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Ralph L. Jeffery was born on October 3, 1889, in the small village of Overton, in Nova Scotia, Canada. In his childhood, nothing seemed more unlikely than an academic career in mathematics. In the middle of the eight grade, he left school and joined his father, Frank Jeffery, to become a fisherman. In 1910 however he decided that he did not want to remain a fisherman all his life. That was not because he was unhappy with his work but as he told much later, because he was not certain that he would still like it being 41 instead of 21. He attended Yarmouth Academy and then Nova Scotia Normal College, completing his studies there in 1915. He then became Principal of Port Maitland High School.

On 23 August 1916 he married Nellie Huntington Churchill from his native village Overton. She persuaded him to continue with his education and he enrolled in Acadia University in Wolfville, Nova Scotia. Although took a degree in economics, he also took two mathematics courses, one in calculus and one in analytic geometry, and this was decisive for his future life. He fell in love with mathematics and went to Cornell University to undertake graduate studies in math.

Two undergraduate courses may seem a rather poor foundation for graduating in math from Cornell, but he did. He continued his studies for a year at Harvard and in 1924 he was appointed head of Mathematics of Acadia University. In 1928 he stayed for one year in Cornell to obtain his doctorate. Besides his doctoral thesis, he published several research articles on analysis in those years.

Jeffery remained in Acadia until 1942, with the exception of 1938 when he stayed in Saskatchewan. In 1942, he moved to Queens University in Kingston, Ontario, where he became head of mathematics. After his retirement in 1960, he came back to Acadia, where he continued to teach until his death in 1975.

Jeffery was a good mathematician who published several research articles. However, his most important contribution to the mathematical life in Canada is the promoting of both research and education, by means of his formidable organisational talents. He set out his ideas in his 1946 article The future of mathematics in Canada, in which he points out the difficulties the mathematical community in Canada had to face in those years: isolated universities with few opportunities for mathematical research, too heavy teaching loads for the academic staff and very limited prospects for young mathematicians. During his career, Jeffery tried to overcome these limitations.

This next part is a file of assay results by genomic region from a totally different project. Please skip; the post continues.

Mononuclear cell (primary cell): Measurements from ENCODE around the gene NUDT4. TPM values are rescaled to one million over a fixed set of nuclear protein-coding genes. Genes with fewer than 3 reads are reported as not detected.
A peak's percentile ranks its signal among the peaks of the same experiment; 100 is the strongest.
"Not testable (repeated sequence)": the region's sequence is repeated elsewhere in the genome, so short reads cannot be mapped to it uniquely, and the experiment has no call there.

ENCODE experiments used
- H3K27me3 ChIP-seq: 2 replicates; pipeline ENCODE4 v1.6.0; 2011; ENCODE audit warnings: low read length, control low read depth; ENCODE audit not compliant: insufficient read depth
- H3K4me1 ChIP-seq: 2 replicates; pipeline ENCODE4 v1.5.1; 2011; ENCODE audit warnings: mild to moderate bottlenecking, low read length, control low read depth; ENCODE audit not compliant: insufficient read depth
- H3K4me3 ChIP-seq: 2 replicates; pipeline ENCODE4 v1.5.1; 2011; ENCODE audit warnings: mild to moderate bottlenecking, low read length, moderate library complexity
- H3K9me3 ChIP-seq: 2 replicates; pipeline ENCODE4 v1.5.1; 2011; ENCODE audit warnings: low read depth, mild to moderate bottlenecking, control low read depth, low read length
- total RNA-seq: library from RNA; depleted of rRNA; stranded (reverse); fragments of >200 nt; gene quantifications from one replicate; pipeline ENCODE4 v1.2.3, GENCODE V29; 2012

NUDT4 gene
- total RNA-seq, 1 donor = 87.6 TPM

At Queens University he built a strong mathematics department, with fine undergraduate and graduate teaching and research programs. Queens honoured his achievements by naming the new building that houses the math department after him. Jeffery was involved in the founding of the Canadian Mathematical Society and was its fourth president in 1957-1961. Perhaps his most important achievement was the establishment of the Summer Research Institute in 1950. Suitable accommodation was found in Queens and Jeffery raised the money for the support

The SRI became a success and an important factor in fostering mathematical research in Canada. Jeffery served the SRI as director for fifteen years. In the same period, 1952-1952, he was a member of the executive committee of the ICMI.

When he was 71, Jeffery retired from Queens and returned to Acadia, accepting a full teaching load. However, this did not use up all of his energy. Before long he came involved with the Nova Scotia Department of Education.

He persuaded them to set up a Mathematics Curriculum Committee, that played an important role in modernising the math curriculum. Of course Jeffery was a member of the committee, with a number of prominent teachers of the Province.

Another important initiative he was involved in was the Nova Scotia Summer School for Teachers, in coöperation with CMC Summer School. Jeffery received many honours. He was awarded honorary degrees by Acadia University, Dalhousie University, St Mary's University, Memorial University, McMaster University, Windsor University and Queen's University. He was a fellow of the Royal Canadian Society and served it as president of section III in 1953. The Canadian Mathematical Society honoured him by setting up the Jeffery-Williams Prize and several mathematical scholarships bear his name.

About Ralph L. Jeffery

Arnold J. Tingley 1995, Random Memories of Ralph Jeffery, in: CMS o SMC 1945-1995, Mathematics in Canada, Ottawa, 321-325.

G. de B Robinson 1976, Ralph I. Jeffery 1889-1975, Proceedings of the Royal Society of Canada (4), nr. 14, 68-70.

Mathematical Publications (selection)

R. L. Jeffery 1928 The uniform approximation of a sequence of integrals and the sequence of functions which define a definite integral containing a parameter Cornell (PH-D thesis).

R. L. Jeffery 1951 The theory of functions of a real variable. Toronto, reprinted by Dover Publications in 1985.

R. L. Jeffery 1954 Calculus, Toronto.

R. L. Jeffery 1956 Trigonometric series: a survey, Presindential Address to section III of the Royal Canadian Society in 1953, Toronto.

R. L. Jeffery 1971 A survey of operator algebras. Kingston (with I. Kaplansky, A.J. Coleman and A. Grothendieck).

Publications for teachers

R. L. Jeffery 1966 Algebra, grade 10: a preliminary teaching guide. Halifax, Dept. of Education

R. L. Jeffery 1969 Coordinate geometry and trigonometry. Halifax, Dept. of Education.

R. L. Jeffery 1970 Matrices, determinants and their applications to linear equations,: comments and solutions to problems. Halifax, Dept. of Education.

General

R. L. Jeffery 1946 The future of mathematics in Canada, first published in the Proceedings of the first Canadian Congress, Montreal, reprinted in CMS o SMC 1945-1995, Mathematics in Canada, Ottawa 1995.

Author

Harm Jan Smid

Delft University of Technology

harm.smid@t-online.de